College Fraternities Help Boost Relay for Life
by Jim Amidon
April 18, 2005
A year ago, the Montgomery County Relay for Life was pushed indoors at
Wabash College because of unrelenting July thunderstorms. Still, nearly
600 people of all ages turned out for our six-hour Relay that raised a
Montgomery County-record of just over $60,000.
Regular readers of this column may recall how excited I was, as a cancer
survivor and Relay for Life committee member, that my college was able
to get more involved in the annual fund-raiser for our local chapter of
the American Cancer Society.
So when organizer Ruthanna Williamson inquired about moving the event to
Wabash permanently, I was positively ecstatic thinking about the
possibilities that Knowling Fieldhouse provides.
Moving the event from July to April was deliberate; we wanted to get
more school groups and Wabash students involved. And, we wanted to walk
12 hours through the night.
Friday’s Ninth Annual Relay for Life has come and gone, and I think I
speak on behalf of all of the volunteers involved when I say it was our
biggest and best Relay ever!
Not everybody made it the entire night. In fact, only about 30 hearty
souls walked in Relay fashion for the entire 12 hours. But that in no
way diminishes what was one of the most memorable community building
events with which I’ve ever been involved.
Big thanks go out to Wabash’s Campus Services. The set-up guys and
custodians went out of their way to insure that the event would come off
without a hitch. Brent Harris, sports information director, had never
been involved with the Relay for Life. That didn’t deter him from
working most of the day Friday and all of the night to make sure we had
all the technology and sound we needed.
Local businesses donated hundreds of dollars worth of drinks and food
for the Relay walkers. Businesses donated many hundreds of dollars in
merchandise used for give-aways for cancer survivors and for the silent
The logistics involved with organizing and planning an event so large
are an important part of the work that goes on.
But it’s the heart of this community that really touched me on Friday.
Changes in venue, timing, and length of the Relay did not slow
Montgomery County one single bit. Teams organized, raised funds,
recruited members, and threw enormous amounts of time and creativity in
making this Relay for Life the best yet.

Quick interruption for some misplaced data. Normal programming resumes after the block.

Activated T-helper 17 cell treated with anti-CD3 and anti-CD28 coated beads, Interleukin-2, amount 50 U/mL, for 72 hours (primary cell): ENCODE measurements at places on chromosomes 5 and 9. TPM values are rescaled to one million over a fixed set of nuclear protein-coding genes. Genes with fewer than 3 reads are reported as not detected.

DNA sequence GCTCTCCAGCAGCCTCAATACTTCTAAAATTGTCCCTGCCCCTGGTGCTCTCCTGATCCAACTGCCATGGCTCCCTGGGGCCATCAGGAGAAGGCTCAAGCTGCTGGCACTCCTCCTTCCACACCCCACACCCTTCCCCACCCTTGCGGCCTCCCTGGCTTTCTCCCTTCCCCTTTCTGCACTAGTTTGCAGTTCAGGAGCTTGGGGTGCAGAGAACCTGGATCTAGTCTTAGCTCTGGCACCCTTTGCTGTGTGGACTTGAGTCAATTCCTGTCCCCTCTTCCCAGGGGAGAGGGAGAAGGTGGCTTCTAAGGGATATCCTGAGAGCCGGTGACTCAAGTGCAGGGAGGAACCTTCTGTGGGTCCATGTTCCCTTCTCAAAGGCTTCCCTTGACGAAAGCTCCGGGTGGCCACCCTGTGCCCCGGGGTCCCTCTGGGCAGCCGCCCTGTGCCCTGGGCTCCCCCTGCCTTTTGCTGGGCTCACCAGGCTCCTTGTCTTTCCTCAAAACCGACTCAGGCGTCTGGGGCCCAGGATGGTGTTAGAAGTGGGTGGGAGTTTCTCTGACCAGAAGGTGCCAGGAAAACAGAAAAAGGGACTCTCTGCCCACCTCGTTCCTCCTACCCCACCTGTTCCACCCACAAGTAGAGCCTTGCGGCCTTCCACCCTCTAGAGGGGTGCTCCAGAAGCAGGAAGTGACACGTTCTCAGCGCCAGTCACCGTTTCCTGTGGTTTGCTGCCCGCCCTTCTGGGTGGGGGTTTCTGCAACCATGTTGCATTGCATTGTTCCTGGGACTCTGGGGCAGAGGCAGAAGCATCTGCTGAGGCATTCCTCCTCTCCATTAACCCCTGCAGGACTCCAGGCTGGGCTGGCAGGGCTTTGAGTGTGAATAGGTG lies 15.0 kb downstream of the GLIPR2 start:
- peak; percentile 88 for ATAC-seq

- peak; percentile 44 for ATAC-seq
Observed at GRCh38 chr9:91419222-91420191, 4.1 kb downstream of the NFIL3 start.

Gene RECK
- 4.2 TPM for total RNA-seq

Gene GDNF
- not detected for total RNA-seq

I think about the team from Random House Publishing, who not only raised
some big-time cash, but also brought over cases and cases of children’s
books to give away. And the Athens Medical Group, with nearly 70
blue-clad team members, made quite a statement.
Annette Hitch and the gang from Pace Dairy Foods, as usual, took top
honors in creativity (with a nod to Random House’s Cat-in the-Hat
tails). Once again, Pace brought out a huge team and partnered with
Rotten Robby’s bikes to carry out a bicycle theme.
Wabash men were also a part of the Relay for the first time. The guys in
the Beta Theta Pi fraternity handed Ruthanna a check for $1500, a sum
that may continue to grow as they sell "Wabash Always" wristbands and
partner with Applebee’s on a fund-raiser this week.
The men from Alpha Phi Omega had hoped to stretch quarters all the way
around the track. They didn’t reach their goal, but they were there, at
the end of the Relay, spreading out the quarters they had raised to
fight cancer in our community.
And on a very personal note, I was most touched by an act of kindness
from my daughter, Samantha. She was on her way to the Relay at about
3:30 on Friday when she suddenly realized she had no money to donate to
the cause. She rushed to the garage and found a Relay for Life sign from
last year. She taped a sign beneath it that said: "F-I-H-T Cancer:
Kool-aid 25 cents a cup."
Two hours later, she brought her locked-up bank with $17.53 worth of
Kool-aid money and proudly turned in all those pennies, nickels, and
dimes. (She also brought another sign and a stack of granola bars to
sell at the Relay.)
The Relay for Life really is an amazing event. It takes a disease that
kills hundreds of people every year in this county, lifts it up, and
kicks it in the face. It shouts loudly that together, we can make a
difference; together we can beat cancer.
Amidon is Wabash College's Director of Public Affairs. He writes a
weekly column for the Crawfordsville Journal Review. This column
appeared in April 18 editions.
On homepage: Members of Beta Theta Pi present Relay chairman
Ruthanna Williamson a check for $1,500.
Above right: The teams start their long Relay walk.
On left: A balloon release marked the start of the walk.
Center right: Suvivors a big part of annual fund-raiser.
Bottom right: Sam's homemade sign.